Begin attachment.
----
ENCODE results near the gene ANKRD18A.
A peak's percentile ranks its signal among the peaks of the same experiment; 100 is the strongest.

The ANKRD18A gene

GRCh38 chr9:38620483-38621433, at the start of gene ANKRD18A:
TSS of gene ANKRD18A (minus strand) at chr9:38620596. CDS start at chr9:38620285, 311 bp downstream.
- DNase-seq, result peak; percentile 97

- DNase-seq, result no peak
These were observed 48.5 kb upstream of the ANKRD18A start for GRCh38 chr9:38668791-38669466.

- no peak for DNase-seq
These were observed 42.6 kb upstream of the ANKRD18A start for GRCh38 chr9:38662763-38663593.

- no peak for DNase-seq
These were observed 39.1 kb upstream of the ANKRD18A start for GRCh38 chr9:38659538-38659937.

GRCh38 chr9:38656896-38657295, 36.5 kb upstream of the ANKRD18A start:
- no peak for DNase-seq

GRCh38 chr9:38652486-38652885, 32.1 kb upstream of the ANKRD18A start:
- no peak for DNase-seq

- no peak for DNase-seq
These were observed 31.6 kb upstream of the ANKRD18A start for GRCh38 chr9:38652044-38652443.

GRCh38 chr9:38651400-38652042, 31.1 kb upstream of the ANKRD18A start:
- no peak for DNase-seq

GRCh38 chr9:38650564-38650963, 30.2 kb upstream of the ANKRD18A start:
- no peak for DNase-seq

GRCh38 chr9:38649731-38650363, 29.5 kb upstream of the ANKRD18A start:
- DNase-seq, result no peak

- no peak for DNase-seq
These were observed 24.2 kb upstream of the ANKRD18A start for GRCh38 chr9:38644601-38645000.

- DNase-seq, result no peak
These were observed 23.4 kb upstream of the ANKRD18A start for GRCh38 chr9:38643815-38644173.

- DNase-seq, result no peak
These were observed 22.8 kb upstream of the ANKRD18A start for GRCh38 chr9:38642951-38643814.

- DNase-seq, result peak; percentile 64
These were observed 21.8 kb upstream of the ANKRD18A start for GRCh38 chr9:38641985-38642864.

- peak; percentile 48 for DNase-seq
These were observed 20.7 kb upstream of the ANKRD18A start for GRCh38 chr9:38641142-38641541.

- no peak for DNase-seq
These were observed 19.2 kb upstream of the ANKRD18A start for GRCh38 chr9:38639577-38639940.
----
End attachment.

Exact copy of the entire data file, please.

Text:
ENCODE results near the gene ANKRD18A.
A peak's percentile ranks its signal among the peaks of the same experiment; 100 is the strongest.

The ANKRD18A gene

GRCh38 chr9:38620483-38621433, at the start of gene ANKRD18A:
TSS of gene ANKRD18A (minus strand) at chr9:38620596. CDS start at chr9:38620285, 311 bp downstream.
- DNase-seq, result peak; percentile 97

- DNase-seq, result no peak
These were observed 48.5 kb upstream of the ANKRD18A start for GRCh38 chr9:38668791-38669466.

- no peak for DNase-seq
These were observed 42.6 kb upstream of the ANKRD18A start for GRCh38 chr9:38662763-38663593.

- no peak for DNase-seq
These were observed 39.1 kb upstream of the ANKRD18A start for GRCh38 chr9:38659538-38659937.

GRCh38 chr9:38656896-38657295, 36.5 kb upstream of the ANKRD18A start:
- no peak for DNase-seq

GRCh38 chr9:38652486-38652885, 32.1 kb upstream of the ANKRD18A start:
- no peak for DNase-seq

- no peak for DNase-seq
These were observed 31.6 kb upstream of the ANKRD18A start for GRCh38 chr9:38652044-38652443.

GRCh38 chr9:38651400-38652042, 31.1 kb upstream of the ANKRD18A start:
- no peak for DNase-seq

GRCh38 chr9:38650564-38650963, 30.2 kb upstream of the ANKRD18A start:
- no peak for DNase-seq

GRCh38 chr9:38649731-38650363, 29.5 kb upstream of the ANKRD18A start:
- DNase-seq, result no peak

- no peak for DNase-seq
These were observed 24.2 kb upstream of the ANKRD18A start for GRCh38 chr9:38644601-38645000.

- DNase-seq, result no peak
These were observed 23.4 kb upstream of the ANKRD18A start for GRCh38 chr9:38643815-38644173.

- DNase-seq, result no peak
These were observed 22.8 kb upstream of the ANKRD18A start for GRCh38 chr9:38642951-38643814.

- DNase-seq, result peak; percentile 64
These were observed 21.8 kb upstream of the ANKRD18A start for GRCh38 chr9:38641985-38642864.

- peak; percentile 48 for DNase-seq
These were observed 20.7 kb upstream of the ANKRD18A start for GRCh38 chr9:38641142-38641541.

- no peak for DNase-seq
These were observed 19.2 kb upstream of the ANKRD18A start for GRCh38 chr9:38639577-38639940.